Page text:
Jumping for Conclusions

Like many of you, I watched in sorrow as Notre Dame de Paris burned at the start of Holy Week.  And like many of you, I heard many news reports declaring that, even before people were able to investigate fully, the cause of the fire was accidental, related to an antiquated electrical system, perhaps.

News stories have left it at this, at best.  CNN has no new updates on the cause or investigation after almost a week.  The New York Times runs stories (like this) that presume an accident and leave no room for deeper exploration of the event.  But that’s not unreasonable, is it?  I mean, it must have just been an accident, right?  Even though it happened at the start of Holy Week – the holiest time of the Christian liturgical year?  I mean, you’d need additional evidence before you start hypothesizing that perhaps it wasn’t just an accident, right?

I didn’t hear about other attacks on churches in Paris in the same rough timeframe.  Here’s an article that deals with whether US media should bother to report on Christian sites being attacked in Europe (fortunately the article thinks that they should be reported on, but the reality is that they by and large are not reported on in the US.)But this article pointed out that Notre Dame was  not the only church having difficulties in the days leading up to or including Holy Week.  Like the Basilica of St. Denis.  Another article indicated that a recent arrival from Pakistan had been arrested in conjunction with some  of the vandalism, though the article did not mention the man’s religion.  And in the weeks that followed, as Christians around the world suffered violence and death, there has been a marked reluctance to identify causes.  The article’s title – Taquiyya – is reference to a Muslim doctrine that permits Muslims to lie about their religious adherence when necessary.  What about the arson at St. Sulpice in early March?  Didn’t hear about that either, and Newsweek apparently is only mentioning it because the priest there is cautioning against Notre Dame conspiracy theories.

Didn’t hear about these events?  Or about many other similar events?  How curious.  There’s a story here about it.  Here’s a story with an editorial insert to assure readers that they aren’t insinuating that Notre Dame was anything but an accident, despite all these other horrific acts of vandalism or sabotage to other Christian churches.  Articles such as this go out of their way to quote people – religious  people especially – who claim that Christian houses of worship are not being singled out for attack.  But this is exactly what seems to be happening, whether the media wants to acknowledge it or cover it or not. Christian news sites are far more willing to say the difficult reality – attacks on Christian churches are on the rise, and that those attacks with links to Islam are increasing dramatically.

If a mosque is attacked anywhere in the world, the outpouring of sympathy is monumental.  But if Christian churches are attacked and their adherents slaughtered, there is little mention at all.  Some sites are willing to show the unusual lengths that many prominent politicians in our country will go to not to acknowledge acts against  Christians, and not only to not question Islamic extremism, but use attacks on Christian churches as an opportunity to denounce Islamophobia.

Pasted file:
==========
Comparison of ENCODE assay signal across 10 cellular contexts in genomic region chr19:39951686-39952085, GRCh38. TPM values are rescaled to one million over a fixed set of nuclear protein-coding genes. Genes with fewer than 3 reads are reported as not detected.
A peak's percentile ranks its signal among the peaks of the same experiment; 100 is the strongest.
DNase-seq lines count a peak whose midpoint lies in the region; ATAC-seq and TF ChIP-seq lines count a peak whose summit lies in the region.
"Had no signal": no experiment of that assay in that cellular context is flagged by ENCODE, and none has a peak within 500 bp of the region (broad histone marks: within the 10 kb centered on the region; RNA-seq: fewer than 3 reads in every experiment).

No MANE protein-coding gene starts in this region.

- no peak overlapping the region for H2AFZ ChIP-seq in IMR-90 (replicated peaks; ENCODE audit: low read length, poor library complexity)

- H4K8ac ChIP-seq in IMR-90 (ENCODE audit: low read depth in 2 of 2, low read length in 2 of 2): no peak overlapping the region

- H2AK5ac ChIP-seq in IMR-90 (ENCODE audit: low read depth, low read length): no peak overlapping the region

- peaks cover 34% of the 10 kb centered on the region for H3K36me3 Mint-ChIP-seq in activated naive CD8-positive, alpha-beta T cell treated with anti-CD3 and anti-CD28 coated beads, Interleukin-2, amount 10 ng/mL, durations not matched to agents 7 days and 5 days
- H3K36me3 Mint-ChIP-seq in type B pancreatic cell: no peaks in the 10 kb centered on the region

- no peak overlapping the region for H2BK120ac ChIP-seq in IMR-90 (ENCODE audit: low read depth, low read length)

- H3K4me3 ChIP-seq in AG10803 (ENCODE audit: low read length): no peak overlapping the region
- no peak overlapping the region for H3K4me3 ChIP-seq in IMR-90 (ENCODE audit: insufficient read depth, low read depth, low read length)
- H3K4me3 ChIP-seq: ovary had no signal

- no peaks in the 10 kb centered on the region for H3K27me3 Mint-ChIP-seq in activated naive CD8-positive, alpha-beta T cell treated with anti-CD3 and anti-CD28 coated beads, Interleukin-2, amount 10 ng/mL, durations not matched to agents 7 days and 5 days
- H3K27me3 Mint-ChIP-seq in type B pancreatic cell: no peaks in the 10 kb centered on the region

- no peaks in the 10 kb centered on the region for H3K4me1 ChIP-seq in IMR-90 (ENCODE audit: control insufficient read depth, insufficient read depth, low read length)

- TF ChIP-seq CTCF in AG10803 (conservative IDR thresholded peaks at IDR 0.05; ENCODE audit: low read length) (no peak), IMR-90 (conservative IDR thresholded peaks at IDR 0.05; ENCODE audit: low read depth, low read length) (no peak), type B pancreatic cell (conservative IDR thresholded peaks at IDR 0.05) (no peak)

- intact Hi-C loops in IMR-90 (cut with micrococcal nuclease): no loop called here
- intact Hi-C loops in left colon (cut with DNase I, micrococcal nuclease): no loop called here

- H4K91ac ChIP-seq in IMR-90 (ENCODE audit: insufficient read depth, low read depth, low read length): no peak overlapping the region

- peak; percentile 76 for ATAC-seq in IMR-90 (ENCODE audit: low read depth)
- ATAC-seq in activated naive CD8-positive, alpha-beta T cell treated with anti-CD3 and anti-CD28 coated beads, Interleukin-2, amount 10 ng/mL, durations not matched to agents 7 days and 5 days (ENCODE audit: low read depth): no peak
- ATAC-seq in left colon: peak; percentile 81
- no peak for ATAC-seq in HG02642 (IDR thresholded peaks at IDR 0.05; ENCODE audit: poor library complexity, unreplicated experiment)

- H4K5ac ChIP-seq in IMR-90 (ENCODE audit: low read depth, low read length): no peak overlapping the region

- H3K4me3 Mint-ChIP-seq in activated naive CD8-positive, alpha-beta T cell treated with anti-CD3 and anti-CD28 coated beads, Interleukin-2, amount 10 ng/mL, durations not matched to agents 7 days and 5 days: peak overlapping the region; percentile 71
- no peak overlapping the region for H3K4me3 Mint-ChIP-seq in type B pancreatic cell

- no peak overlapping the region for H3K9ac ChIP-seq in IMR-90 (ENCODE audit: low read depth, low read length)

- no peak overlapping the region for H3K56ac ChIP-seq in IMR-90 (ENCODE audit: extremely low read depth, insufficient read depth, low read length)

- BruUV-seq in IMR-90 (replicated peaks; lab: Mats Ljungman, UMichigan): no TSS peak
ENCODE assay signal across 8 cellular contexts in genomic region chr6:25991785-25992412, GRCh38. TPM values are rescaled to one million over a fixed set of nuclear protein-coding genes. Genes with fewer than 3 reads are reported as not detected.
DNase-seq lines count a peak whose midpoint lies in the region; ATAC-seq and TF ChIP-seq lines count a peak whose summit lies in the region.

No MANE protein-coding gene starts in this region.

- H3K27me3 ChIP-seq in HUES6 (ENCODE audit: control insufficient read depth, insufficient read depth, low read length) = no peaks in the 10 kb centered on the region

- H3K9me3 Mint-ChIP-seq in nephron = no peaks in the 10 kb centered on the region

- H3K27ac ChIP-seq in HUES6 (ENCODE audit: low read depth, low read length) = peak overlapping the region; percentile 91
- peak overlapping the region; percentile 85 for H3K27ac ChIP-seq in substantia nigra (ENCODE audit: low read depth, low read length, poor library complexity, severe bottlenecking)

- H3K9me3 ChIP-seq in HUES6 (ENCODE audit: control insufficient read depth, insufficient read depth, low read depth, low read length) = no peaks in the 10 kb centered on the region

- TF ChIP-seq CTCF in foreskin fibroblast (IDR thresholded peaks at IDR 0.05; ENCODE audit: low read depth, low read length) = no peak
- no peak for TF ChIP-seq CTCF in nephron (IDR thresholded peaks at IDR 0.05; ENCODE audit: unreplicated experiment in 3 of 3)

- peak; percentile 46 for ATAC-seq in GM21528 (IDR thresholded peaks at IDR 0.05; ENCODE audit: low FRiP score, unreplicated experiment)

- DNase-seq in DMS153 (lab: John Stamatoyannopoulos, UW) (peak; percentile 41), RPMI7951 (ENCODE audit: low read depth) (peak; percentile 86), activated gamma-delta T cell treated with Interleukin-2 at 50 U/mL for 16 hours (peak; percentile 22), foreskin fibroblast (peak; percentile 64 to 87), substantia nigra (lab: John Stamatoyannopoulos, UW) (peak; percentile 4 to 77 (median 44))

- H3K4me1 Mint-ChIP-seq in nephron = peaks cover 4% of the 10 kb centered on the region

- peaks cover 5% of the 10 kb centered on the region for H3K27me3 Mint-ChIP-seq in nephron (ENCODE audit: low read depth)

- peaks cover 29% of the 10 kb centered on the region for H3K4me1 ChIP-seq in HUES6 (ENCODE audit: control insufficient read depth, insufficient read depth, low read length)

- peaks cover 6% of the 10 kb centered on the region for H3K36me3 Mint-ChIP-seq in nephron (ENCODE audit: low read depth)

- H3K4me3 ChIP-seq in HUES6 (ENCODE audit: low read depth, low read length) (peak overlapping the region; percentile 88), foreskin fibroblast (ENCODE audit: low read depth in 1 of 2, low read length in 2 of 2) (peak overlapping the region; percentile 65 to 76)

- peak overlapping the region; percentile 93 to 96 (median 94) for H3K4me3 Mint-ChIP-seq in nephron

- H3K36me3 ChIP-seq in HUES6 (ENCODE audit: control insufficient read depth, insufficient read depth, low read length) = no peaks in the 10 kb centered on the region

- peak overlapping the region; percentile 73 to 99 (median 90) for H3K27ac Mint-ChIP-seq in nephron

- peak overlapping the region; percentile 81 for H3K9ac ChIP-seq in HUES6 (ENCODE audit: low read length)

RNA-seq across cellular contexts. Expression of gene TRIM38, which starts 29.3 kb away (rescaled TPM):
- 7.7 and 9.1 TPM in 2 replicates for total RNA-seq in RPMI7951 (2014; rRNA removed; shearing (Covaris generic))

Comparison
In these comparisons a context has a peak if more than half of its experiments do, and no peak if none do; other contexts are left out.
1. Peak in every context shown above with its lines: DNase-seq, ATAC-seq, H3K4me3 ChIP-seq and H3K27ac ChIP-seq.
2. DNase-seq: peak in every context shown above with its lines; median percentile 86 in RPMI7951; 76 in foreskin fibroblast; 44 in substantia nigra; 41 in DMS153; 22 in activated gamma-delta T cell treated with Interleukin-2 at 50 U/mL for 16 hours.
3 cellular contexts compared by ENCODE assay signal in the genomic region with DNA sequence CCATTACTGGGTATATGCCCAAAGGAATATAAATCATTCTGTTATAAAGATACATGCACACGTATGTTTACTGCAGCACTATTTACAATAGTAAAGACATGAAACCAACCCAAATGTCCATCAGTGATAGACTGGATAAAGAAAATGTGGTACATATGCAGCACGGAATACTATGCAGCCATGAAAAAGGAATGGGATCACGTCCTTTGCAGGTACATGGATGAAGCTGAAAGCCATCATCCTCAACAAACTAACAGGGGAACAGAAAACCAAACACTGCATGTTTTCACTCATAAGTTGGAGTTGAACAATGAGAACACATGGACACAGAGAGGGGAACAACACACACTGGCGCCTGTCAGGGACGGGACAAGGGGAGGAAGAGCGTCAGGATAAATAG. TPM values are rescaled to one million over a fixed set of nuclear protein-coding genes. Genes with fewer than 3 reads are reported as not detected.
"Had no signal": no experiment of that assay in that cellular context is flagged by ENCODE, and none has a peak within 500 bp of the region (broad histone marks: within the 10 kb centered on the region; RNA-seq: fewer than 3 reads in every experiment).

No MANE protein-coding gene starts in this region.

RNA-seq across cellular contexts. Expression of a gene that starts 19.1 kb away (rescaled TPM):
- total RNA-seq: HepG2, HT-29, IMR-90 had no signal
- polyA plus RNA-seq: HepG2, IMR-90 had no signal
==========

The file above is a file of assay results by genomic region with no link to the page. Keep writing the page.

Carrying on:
Americans can enjoy or depend upon a basic NIMBY attitude (not in my back yard) to justify ignorance or disinterest.  But ignorance and disinterest are the necessary fertilizer to allow acts of violence to crop up and proliferate.  As many have pointed out, regardless of whether Notre Dame was an accident or not, as lamentable as the destruction to the building is more lamentable still is the atrophied state of Christianity in France, in Europe, and increasingly in the United States.  In many real senses the death of church buildings is a sign of the death of the faith itself in large numbers of the population.

I’m not a fan of conspiracy theories.  Nor do I think that Muslims are behind any and every attack on Christian sites or people.  Neither should we turn a blind eye – or have our eyes blinded due to lack of coverage or investigation – if there are real and credible threats.  And as a reminder to all those folks out there so aghast that our President might belittle or mistrust media and news outlets, it’s slanted or non-existent coverage of this kind that lead not just the President but many others to distrust our media and news outlets, suspecting them of partisan politics and skewed reporting to support it.  Be objective and let the chips fall where they may.  This used to be the ideal and goal of news outlets and journalists.  I don’t blame people for suspecting that this isn’t the goal any longer.

Leave a Reply

Fill in your details below or click an icon to log in:

WordPress.com Logo

You are commenting using your WordPress.com account. Log Out /  Change )

Google photo

You are commenting using your Google account. Log Out /  Change )

Twitter picture

You are commenting using your Twitter account. Log Out /  Change )

Facebook photo

You are commenting using your Facebook account. Log Out /  Change )

Connecting to %s